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Dispatches author Michael Herr dies aged 76

Michael Herr, the author and Oscar-nominated screenwriter who documented the Vietnam War through his classic non-fiction novel Dispatches and films such as Apocalypse Now and Full Metal Jacket, has died aged 76.

His death in a New York hospital after a long illness was confirmed by publisher Alfred A Knopf, which released Dispatches in 1977, two years after the US left Vietnam.

A native of Syracuse, New York, with a knack for eavesdropping and a reverence for Ernest Hemingway, Herr was part of the New Journalism movement that included Tom Wolfe, Truman Capote and Norman Mailer, who advocated applying literary styles and techniques to traditional reporting.

Dispatches is often ranked with Tim O'Brien's novel The Things They Carried, Neil Sheehan's A Bright Shining Lie and Stanley Karnow's Vietnam: A History as essential reading about the war.

"If you think you don't want to read any more about Vietnam, you are wrong," critic John Leonard of The New York Times wrote when Dispatches came out.

Herr spent much of his 20s travelling and working for magazines before convincing Esquire magazine editor Harold Hayes, in 1967, to let him travel to Vietnam and write a monthly column.

He ended up staying more than a year, producing few columns at the time, but gathering the material for what became Dispatches, profane, impassioned and knowing reports that helped capture a generation's sense of outrage and disillusion.

"I keep thinking about all the kids who got wiped out by 17 years of war movies before coming to Vietnam and getting wiped out for good," he wrote in a chapter prefaced with lyrics from a Bob Dylan song.

"You don't know what a media freak is until you've seen the way a few of these grunts would run around during a fight when they knew there was a television crew nearby; they were actually making war movies in their heads, doing little guys and glory Leatherneck tap dances under fire, getting their pimples shot for the networks."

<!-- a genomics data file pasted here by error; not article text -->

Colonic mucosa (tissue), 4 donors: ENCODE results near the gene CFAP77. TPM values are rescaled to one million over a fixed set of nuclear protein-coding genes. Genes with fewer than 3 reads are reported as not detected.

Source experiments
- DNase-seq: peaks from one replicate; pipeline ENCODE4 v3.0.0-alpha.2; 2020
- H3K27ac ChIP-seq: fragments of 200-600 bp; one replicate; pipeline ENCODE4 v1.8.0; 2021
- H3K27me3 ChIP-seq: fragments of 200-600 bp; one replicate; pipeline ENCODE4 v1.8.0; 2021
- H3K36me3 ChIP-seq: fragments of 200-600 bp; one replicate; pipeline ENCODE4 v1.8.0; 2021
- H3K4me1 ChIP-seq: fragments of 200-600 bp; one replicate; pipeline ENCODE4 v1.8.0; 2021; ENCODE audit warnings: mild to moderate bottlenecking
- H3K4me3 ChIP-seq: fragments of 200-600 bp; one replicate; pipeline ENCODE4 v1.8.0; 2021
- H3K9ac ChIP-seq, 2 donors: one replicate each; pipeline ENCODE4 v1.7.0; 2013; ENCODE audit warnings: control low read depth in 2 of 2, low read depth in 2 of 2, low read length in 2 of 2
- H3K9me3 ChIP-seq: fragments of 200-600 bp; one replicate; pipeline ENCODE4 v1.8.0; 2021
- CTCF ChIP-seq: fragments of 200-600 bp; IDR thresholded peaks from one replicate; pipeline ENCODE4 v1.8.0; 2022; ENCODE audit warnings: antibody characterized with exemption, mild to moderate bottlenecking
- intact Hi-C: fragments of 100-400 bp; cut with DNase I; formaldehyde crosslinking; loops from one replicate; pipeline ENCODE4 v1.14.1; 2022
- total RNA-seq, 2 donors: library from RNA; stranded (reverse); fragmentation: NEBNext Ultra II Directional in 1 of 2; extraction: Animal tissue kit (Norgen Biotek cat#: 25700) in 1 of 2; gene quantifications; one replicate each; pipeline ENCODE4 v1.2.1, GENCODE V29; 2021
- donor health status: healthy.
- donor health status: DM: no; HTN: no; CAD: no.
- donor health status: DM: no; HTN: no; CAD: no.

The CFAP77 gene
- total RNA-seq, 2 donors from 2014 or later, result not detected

Although he loved writing and storytelling, and as an undergraduate at Syracuse University contributed to a magazine edited by Joyce Carol Oates, Herr only published a handful of books.

He struggled with depression before Dispatches and found the fame from his acclaimed Vietnam work disorienting.

He moved to London, and for years travelled little and gave few interviews.

"The reception (for 'Dispatches') couldn't have been better, frankly - it couldn't have been more wonderful," he told The Los Angeles Times in 1990.

"It totally changed my life. But it also blew my cover."

Admirers of Dispatches included some prominent film-makers, and Herr began a career in movies.

He helped write the voiceover narration for Francis Ford Coppola's Apocalypse Now and co-wrote the Oscar-nominated screenplay for Stanley Kubrick's Full Metal Jacket.

Herr became friends with Kubrick, one of the industry's most reclusive and demanding directors.

"Stanley wanted to meet me because he'd liked Dispatches, my book about Vietnam," Herr wrote in Vanity Fair in 2010.

"It was the first thing he said to me when we met. The second thing he said to me was that he didn't want to make a movie of it. He meant this as a compliment, sort of, but he also wanted to make sure I wasn't getting any ideas."

Herr is survived by his wife, Valerie, his daughters Catherine and Claudia, and his siblings Steven Herr and Judy Bleyer.


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